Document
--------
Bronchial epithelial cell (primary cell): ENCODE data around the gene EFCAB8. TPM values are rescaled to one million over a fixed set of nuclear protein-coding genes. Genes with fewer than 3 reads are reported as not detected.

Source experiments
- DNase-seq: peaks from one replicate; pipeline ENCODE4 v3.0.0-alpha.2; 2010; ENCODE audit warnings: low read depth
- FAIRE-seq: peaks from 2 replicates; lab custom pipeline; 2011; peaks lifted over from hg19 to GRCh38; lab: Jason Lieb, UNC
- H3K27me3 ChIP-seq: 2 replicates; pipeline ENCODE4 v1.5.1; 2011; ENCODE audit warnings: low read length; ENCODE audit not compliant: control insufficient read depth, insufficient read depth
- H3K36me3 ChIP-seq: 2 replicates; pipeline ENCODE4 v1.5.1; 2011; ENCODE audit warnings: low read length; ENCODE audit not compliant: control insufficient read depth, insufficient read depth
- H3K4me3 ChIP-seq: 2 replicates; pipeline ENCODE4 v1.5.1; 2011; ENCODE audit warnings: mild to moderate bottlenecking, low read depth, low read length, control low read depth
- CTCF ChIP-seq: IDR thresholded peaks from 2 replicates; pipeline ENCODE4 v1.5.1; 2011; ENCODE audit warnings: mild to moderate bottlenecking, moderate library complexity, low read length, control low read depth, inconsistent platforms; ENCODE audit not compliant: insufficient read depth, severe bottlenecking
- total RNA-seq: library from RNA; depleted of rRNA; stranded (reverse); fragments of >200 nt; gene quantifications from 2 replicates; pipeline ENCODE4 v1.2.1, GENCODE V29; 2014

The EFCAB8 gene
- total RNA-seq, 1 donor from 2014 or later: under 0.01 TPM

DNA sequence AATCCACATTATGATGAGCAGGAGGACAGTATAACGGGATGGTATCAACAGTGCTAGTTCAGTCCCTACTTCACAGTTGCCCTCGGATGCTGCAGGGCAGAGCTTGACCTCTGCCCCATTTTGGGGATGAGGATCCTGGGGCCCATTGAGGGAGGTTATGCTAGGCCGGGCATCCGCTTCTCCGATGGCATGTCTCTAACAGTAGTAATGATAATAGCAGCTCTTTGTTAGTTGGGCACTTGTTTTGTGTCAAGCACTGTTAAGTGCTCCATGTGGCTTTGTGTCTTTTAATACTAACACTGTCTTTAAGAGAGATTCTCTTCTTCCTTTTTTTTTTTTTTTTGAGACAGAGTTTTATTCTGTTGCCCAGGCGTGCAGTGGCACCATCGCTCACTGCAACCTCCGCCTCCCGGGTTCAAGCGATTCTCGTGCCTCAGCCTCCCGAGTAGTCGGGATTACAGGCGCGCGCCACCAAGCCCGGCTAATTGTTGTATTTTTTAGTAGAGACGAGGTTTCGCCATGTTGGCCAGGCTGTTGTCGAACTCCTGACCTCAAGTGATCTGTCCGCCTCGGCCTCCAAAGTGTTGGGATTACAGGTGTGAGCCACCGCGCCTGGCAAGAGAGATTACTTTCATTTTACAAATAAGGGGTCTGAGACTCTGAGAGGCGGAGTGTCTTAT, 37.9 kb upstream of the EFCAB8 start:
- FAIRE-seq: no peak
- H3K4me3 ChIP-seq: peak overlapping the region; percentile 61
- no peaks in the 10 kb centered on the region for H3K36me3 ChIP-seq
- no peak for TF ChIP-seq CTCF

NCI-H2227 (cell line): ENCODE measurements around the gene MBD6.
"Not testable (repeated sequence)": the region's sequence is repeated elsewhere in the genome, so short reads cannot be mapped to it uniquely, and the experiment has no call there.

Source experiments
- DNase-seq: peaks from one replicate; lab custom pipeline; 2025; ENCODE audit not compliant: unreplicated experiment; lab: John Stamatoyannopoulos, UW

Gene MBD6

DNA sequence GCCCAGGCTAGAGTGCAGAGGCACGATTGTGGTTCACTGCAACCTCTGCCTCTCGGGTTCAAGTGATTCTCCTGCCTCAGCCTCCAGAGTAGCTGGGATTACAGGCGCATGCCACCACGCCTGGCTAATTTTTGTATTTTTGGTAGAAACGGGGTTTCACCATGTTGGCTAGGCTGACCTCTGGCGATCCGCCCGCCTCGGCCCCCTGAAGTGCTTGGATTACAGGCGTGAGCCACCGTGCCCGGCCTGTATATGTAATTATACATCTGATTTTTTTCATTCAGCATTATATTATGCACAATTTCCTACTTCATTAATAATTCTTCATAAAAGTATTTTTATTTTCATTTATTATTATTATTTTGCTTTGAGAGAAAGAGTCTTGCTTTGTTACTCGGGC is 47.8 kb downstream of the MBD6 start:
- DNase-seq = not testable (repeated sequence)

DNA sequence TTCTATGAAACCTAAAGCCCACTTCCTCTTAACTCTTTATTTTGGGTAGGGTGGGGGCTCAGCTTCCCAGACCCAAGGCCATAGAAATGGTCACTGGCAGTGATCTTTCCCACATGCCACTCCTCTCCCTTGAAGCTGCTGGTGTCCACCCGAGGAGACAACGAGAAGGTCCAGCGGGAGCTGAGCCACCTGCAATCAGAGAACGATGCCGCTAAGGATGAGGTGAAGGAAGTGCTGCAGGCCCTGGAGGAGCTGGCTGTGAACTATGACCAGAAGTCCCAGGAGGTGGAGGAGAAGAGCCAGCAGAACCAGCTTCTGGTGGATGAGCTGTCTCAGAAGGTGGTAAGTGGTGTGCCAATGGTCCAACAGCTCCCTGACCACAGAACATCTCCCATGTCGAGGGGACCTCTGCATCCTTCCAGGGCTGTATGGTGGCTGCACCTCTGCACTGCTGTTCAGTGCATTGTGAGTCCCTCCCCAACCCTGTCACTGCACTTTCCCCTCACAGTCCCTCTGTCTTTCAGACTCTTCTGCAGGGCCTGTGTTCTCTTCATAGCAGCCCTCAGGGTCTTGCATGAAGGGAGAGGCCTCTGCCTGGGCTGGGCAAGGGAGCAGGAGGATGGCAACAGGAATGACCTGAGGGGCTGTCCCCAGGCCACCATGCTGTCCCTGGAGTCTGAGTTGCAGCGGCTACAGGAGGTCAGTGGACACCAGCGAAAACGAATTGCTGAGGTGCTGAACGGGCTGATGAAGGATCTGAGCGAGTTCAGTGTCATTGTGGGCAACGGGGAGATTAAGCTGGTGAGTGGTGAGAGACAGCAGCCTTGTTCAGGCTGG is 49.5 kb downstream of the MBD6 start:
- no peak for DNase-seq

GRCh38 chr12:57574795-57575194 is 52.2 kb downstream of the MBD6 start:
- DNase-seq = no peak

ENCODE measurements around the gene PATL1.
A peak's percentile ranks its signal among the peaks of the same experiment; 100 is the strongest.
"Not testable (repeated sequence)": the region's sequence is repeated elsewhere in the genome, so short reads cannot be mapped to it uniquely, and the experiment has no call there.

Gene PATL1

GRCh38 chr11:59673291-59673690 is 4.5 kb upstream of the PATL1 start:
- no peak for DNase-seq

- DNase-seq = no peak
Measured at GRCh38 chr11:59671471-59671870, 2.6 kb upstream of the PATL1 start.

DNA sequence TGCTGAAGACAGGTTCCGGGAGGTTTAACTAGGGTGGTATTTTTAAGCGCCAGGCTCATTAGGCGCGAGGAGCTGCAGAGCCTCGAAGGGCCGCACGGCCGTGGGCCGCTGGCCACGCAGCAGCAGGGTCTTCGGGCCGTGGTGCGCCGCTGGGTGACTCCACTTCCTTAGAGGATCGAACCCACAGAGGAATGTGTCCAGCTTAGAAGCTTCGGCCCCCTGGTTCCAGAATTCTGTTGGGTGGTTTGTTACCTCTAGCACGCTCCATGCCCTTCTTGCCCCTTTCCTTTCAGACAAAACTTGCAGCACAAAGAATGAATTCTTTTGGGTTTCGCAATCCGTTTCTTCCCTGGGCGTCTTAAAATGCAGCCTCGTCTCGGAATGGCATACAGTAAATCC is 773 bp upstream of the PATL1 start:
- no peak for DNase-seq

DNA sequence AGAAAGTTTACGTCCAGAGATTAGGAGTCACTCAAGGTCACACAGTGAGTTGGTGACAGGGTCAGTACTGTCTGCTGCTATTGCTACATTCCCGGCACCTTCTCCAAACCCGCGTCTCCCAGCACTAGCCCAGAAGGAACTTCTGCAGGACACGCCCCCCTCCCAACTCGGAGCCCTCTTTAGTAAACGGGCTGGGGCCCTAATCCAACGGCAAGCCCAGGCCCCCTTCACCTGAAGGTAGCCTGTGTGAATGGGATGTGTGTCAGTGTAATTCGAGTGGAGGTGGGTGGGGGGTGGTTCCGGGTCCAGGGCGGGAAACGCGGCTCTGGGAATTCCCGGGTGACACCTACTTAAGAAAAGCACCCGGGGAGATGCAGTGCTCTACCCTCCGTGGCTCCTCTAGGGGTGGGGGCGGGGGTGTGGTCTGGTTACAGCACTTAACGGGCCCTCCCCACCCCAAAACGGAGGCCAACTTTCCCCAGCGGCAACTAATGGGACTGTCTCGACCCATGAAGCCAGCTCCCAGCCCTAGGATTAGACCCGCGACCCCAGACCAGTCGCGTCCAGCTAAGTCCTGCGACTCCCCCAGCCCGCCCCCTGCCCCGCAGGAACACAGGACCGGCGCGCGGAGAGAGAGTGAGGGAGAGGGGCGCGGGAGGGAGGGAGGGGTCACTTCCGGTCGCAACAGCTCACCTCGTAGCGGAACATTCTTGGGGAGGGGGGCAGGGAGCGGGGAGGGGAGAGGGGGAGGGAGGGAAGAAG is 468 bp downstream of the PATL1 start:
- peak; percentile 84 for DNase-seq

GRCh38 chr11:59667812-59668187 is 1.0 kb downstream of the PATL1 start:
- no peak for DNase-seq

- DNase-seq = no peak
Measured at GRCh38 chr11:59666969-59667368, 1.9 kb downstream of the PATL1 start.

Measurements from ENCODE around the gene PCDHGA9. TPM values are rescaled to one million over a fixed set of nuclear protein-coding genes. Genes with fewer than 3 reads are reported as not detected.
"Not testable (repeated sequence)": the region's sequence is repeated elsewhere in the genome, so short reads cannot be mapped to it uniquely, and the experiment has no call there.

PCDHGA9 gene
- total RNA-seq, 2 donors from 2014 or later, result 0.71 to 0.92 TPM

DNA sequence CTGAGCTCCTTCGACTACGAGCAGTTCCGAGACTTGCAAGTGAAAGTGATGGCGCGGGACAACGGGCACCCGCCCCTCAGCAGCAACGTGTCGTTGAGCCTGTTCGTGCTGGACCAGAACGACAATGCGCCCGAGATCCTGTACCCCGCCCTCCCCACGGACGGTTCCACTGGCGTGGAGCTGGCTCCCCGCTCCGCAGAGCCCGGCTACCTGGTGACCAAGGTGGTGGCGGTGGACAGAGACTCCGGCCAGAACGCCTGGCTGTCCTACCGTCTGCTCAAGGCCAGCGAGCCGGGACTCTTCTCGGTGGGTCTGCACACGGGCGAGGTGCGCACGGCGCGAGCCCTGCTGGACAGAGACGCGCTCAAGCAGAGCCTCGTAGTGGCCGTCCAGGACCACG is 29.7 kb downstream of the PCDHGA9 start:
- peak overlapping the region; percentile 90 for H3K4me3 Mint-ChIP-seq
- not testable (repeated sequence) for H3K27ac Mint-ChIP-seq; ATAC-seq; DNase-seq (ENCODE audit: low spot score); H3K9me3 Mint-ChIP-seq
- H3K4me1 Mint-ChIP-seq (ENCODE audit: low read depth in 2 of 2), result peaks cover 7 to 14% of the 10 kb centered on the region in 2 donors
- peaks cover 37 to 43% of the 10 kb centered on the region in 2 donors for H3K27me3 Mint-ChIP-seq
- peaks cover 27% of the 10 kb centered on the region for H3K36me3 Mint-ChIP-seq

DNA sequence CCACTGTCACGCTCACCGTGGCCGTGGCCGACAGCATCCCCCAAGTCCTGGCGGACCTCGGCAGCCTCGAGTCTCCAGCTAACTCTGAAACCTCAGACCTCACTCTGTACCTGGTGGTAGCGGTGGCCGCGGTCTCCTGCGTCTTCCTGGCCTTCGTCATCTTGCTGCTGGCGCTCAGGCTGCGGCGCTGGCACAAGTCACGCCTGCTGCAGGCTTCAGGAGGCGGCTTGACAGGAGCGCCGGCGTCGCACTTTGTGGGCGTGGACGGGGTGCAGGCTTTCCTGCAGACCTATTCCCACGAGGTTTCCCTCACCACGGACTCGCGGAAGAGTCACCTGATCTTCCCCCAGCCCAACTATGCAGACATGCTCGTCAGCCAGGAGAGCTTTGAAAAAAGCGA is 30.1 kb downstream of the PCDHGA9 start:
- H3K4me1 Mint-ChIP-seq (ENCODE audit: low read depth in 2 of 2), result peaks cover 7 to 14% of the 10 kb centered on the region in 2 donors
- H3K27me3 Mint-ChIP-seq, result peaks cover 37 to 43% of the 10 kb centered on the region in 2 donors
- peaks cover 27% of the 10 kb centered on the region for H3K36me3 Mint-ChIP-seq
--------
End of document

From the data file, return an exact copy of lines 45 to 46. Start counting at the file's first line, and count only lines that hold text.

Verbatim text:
"Not testable (repeated sequence)": the region's sequence is repeated elsewhere in the genome, so short reads cannot be mapped to it uniquely, and the experiment has no call there.

PCDHGA9 gene